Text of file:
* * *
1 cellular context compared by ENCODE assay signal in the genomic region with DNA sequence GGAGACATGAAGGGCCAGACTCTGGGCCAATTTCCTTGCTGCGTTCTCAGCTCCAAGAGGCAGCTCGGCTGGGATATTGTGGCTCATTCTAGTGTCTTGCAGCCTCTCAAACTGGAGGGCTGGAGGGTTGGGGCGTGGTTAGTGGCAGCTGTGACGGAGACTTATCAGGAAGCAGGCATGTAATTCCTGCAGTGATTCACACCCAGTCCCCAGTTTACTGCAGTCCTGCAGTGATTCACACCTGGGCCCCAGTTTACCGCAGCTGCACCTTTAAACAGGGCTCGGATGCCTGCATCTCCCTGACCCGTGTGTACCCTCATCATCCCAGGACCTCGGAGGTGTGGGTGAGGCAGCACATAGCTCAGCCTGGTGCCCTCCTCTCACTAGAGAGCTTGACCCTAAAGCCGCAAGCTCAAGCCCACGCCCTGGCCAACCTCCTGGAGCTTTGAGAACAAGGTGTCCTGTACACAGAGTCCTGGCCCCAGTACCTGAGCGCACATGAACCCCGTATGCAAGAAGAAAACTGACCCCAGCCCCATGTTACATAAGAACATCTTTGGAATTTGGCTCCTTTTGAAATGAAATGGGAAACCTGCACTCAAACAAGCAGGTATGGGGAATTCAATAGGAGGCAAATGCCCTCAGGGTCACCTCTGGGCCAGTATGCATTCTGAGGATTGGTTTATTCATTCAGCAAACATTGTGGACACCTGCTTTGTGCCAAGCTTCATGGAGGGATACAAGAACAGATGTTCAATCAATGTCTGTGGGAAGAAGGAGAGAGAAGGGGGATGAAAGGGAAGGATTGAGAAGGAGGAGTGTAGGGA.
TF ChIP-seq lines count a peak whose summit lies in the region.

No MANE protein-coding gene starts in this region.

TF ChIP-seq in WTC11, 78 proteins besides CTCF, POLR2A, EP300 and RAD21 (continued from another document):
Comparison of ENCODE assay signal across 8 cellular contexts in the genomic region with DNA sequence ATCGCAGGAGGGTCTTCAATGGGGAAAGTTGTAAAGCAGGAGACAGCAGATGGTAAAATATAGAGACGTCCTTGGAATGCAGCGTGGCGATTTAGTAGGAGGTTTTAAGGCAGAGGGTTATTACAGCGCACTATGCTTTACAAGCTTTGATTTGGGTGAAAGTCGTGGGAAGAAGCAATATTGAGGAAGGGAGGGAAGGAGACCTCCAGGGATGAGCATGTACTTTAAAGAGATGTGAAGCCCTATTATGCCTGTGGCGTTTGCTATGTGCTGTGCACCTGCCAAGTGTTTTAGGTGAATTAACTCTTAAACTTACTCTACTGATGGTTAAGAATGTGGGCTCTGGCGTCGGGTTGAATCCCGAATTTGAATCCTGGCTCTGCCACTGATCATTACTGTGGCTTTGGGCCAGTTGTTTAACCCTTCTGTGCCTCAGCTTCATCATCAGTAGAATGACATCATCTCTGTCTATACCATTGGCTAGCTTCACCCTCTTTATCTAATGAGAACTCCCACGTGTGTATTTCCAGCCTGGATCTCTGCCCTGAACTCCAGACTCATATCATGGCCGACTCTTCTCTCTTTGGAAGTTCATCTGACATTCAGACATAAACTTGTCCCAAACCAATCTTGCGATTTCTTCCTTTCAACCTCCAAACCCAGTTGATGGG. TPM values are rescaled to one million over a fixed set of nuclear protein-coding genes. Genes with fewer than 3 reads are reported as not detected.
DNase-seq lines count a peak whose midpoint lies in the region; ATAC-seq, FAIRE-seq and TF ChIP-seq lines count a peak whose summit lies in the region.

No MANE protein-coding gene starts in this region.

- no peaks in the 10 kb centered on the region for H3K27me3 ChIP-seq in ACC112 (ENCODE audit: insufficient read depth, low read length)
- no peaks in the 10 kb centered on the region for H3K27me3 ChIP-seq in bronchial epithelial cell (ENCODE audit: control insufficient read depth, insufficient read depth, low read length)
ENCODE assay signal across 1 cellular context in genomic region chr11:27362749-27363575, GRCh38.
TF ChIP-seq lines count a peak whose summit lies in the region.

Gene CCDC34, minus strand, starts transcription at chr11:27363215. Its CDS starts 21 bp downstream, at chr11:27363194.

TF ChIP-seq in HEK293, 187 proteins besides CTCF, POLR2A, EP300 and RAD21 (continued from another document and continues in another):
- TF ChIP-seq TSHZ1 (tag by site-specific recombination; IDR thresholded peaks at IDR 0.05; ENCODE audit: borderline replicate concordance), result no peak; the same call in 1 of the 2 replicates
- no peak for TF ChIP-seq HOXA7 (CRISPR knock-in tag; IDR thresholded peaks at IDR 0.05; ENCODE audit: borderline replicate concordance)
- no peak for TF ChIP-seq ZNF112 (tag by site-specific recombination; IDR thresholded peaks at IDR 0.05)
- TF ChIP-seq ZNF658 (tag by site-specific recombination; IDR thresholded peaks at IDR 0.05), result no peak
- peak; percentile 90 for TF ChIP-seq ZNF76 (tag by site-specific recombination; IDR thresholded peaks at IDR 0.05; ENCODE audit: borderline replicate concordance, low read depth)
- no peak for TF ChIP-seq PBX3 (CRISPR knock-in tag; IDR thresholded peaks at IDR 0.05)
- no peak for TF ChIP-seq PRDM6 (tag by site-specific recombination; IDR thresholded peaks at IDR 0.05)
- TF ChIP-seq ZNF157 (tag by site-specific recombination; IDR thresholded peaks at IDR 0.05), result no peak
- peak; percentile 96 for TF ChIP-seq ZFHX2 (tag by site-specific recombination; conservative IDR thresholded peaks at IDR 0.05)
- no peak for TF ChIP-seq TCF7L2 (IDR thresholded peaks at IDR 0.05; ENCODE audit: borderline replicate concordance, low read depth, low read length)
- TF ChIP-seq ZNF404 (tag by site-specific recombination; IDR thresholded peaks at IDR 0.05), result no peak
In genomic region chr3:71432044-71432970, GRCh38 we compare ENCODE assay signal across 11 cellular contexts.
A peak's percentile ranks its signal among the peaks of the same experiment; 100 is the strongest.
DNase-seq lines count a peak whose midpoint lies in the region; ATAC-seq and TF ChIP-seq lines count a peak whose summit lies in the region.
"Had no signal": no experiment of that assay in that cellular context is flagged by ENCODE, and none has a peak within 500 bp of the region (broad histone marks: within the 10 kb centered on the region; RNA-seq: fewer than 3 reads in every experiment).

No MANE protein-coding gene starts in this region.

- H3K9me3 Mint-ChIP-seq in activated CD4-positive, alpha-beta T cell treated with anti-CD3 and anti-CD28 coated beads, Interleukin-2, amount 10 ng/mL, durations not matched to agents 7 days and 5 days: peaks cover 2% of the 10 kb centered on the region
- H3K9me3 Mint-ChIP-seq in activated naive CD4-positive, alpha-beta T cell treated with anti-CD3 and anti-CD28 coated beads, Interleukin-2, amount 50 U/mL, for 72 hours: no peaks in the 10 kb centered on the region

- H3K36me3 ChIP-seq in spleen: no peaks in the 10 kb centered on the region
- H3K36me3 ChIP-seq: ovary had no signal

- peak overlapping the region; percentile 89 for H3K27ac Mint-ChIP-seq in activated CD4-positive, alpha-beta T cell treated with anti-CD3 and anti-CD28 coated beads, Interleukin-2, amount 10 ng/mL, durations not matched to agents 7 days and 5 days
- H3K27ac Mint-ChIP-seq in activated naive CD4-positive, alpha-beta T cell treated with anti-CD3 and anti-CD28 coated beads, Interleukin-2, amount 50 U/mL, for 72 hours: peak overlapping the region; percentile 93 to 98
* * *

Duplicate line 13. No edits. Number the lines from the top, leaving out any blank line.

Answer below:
TF ChIP-seq in HEK293, 187 proteins besides CTCF, POLR2A, EP300 and RAD21 (continued from another document and continues in another):